I’ve been wondering lately where “home” exactly is for me. From age one to 10, it was Dhahran, Saudi Arabia (seen in the photo below). That was easy to understand: I knew the routes home from the bus stop and my way around the Rec Center’s swimming pool, jungle gym and library. After age 10, it was Austin, Texas, with a semester jaunt back in Dhahran because I was so incredibly “homesick.”
“Baba, I’m homesick.”
Those three words worked magic on my father who, hearing how I cried each night, decided to bring me and my mother back to a completely new, two bedroom house. The actual house didn’t feel like home, but once again walking the same bus stop route completely was.
But back to Austin, where I spent most of my adolescence (so much so that my father now calls me his “American daughter”) and college life. It took me a while to answer “Austin” when people asked me where “home” was. I still held onto “Saudi Arabia” until at least high school. Slowly, Austin became home especially the weeks I spent buying decorations and cut-out lettering to welcome a beloved mammo (uncle) to Austin for the first time or the countless dholki’s (dancing parties) my family threw for family friends’ daughters who were getting hitched. I remember the first time six-year old Noor first came to the house as a baby (I also decorated the house then too) that morphed into visits where she would run around and around the living room and kitchen or try to climb up the stairs and fall down. But there were also countless fights, people not speaking to each other, arguments, slamming doors or moments spent crying in the car listening to “Mitwa.”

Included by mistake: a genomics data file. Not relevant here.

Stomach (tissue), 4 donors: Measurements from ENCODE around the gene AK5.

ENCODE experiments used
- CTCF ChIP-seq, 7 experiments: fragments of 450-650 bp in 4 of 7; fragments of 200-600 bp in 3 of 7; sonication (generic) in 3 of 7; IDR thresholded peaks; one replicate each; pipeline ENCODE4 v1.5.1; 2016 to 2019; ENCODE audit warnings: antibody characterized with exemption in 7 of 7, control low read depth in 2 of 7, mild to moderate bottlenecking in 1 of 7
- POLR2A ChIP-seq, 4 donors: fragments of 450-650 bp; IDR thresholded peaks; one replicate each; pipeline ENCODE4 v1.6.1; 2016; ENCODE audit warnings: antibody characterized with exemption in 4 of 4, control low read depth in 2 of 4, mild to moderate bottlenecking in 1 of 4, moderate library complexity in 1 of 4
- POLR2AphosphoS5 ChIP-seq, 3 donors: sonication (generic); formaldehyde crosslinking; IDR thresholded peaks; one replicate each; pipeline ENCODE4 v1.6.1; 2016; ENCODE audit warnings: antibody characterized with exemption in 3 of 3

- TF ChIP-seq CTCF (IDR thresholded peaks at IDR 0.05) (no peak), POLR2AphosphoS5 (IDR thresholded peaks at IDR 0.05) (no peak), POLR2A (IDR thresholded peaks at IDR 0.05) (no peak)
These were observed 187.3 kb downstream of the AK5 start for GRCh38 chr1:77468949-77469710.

Somewhere along the way, it stopped feeling like home. There really wasn’t much left for me in Austin because friends have moved on and so had the good memories of the house. I felt grateful to move on to California.
Now, home for me means, unofficially, my sister’s house in the Bay. It’s the closest thing because there’s family to visit and everyone still crowds the kitchen to give their two cents on something while the cook (my mother or sister) are trying to manuver their way around kids and adults. But it’s not my home, really. So the confusion continues.
After more than two years away from Austin, I’ll probably be spending the holidays there in December and it feels…confusing, but sad. It’s exciting because it will be nice to see the youngest run around the house where her older sister first learned how to say my name and see my mother cooking a storm in the kitchen, but sad because pretty soon, the house will be sold and out of our lives.
So, I’m still not sure where “home” is exactly.